A respected member of the Free Church of Scotland has voiced concerns over religious support for “three-parent” embryos.
Retired surgeon and professor of ethics, Rev Dr Donald MacDonald compared mitochondrial DNA transfers to eugenics and said not a single child suffer would benefit.
Last week the Commons passed a bill legalising the procedure to combine three different sets of DNA to produce an embryo so that families at risk of serious mitochondrial diseases can have health children.
Scottish Episcopalian bishop of Aberdeen and Orkney the Rt Rev Robert Gillies, backed the treatment because it would help couples avoid passing on mitochondrial defects that cause debilitating physical, developmental, and mental disabilities.
“Without this removal of defective genes and their effective replacement with good ones, the child would die horribly,” he said.
But Dr MacDonald, originally from Kildonan in Sutherland, said he was “very concerned” to see Bishop Gillies playing down the possible dangers.
“The possible procedures, even if they prove to be effective, will not benefit a single child who suffers from a condition transmitted by mitochondrial DNA,” the former Free Church moderator said.
“Rather it is a form of eugenics, which weeds out individuals with some defect and attempts to improve the human gene pool.”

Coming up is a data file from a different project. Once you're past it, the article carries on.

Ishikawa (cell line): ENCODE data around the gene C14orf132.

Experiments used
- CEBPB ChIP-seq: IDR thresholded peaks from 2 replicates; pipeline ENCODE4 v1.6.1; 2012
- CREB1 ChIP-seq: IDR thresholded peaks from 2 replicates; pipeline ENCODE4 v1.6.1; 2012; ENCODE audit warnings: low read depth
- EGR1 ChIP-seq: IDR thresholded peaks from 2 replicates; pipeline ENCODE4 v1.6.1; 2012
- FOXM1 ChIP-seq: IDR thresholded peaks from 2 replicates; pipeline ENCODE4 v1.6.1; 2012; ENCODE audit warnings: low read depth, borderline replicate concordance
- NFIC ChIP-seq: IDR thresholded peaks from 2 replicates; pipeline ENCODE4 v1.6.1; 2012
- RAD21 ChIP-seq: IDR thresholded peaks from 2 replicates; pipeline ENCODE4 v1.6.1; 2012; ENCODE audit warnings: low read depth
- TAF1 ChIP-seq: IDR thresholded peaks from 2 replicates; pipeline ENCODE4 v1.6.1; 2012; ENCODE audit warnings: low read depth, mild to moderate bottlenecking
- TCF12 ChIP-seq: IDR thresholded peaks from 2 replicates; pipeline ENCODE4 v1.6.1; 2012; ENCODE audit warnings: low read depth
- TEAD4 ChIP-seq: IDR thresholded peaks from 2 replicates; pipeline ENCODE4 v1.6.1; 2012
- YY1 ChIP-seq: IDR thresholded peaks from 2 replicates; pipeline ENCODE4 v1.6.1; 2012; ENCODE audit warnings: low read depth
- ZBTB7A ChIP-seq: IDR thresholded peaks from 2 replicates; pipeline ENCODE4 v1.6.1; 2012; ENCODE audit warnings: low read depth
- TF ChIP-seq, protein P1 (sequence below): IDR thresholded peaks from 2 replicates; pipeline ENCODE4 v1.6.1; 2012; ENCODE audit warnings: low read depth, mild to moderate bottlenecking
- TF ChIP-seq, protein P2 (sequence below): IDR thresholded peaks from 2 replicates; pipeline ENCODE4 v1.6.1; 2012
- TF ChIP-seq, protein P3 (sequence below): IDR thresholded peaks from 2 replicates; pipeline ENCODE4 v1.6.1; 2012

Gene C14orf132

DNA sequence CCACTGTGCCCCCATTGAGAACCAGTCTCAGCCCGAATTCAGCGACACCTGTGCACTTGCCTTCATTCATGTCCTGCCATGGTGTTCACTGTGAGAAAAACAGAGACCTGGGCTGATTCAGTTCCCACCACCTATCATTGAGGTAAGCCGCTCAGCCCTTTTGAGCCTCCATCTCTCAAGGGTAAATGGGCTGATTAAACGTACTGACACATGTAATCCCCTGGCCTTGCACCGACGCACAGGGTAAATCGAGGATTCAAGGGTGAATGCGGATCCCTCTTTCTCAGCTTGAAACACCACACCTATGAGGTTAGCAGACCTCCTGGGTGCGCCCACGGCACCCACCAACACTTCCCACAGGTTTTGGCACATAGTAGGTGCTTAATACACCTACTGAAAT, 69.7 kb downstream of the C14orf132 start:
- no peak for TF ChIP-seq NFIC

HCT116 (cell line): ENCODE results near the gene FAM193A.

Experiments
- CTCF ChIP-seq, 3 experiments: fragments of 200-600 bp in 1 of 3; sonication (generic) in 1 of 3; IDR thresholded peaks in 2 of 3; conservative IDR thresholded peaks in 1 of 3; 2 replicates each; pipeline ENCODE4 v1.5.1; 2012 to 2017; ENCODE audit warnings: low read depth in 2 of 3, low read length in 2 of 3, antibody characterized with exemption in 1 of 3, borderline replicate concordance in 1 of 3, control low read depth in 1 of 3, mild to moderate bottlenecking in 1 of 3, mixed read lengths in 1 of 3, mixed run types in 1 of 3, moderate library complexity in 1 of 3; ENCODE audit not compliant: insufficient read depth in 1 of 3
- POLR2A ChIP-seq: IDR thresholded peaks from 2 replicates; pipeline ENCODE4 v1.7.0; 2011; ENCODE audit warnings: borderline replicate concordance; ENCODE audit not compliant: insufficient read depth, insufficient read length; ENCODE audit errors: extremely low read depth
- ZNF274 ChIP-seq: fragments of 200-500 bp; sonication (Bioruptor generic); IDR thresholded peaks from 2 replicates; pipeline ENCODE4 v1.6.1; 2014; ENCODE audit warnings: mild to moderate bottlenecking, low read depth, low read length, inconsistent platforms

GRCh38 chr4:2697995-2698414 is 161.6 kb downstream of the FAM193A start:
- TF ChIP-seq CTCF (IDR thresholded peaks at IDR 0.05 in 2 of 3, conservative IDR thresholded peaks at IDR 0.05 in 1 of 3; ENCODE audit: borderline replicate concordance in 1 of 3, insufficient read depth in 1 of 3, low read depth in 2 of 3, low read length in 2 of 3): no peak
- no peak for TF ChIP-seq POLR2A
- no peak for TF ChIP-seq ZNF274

Dr MacDonald said for the first time in the world it will be legal to change a human embryo that is capable of being passed on to future generations – “an alteration of the human germline”.
“This is an action which, so far, no one has dared to take, because of its uncertain consequences,” he said.
“The techniques used bear some resemblance to cloning, which proved to be a dead end due to its harmful effects.
“One expert, who has worked on mitochondria for 20 years, has advised extreme caution and that the techniques should be tested in primates before experimenting on humans.”
Dr MacDonald said he would favour more research into mitochondrial defects with a view to correcting them.
“I hope that the Human Fertilisation and Embryology Authority will insist on extreme caution and not allow scientific hubris to push ahead with human experimentation until more is known,” he said. “The rest of the world will be watching.”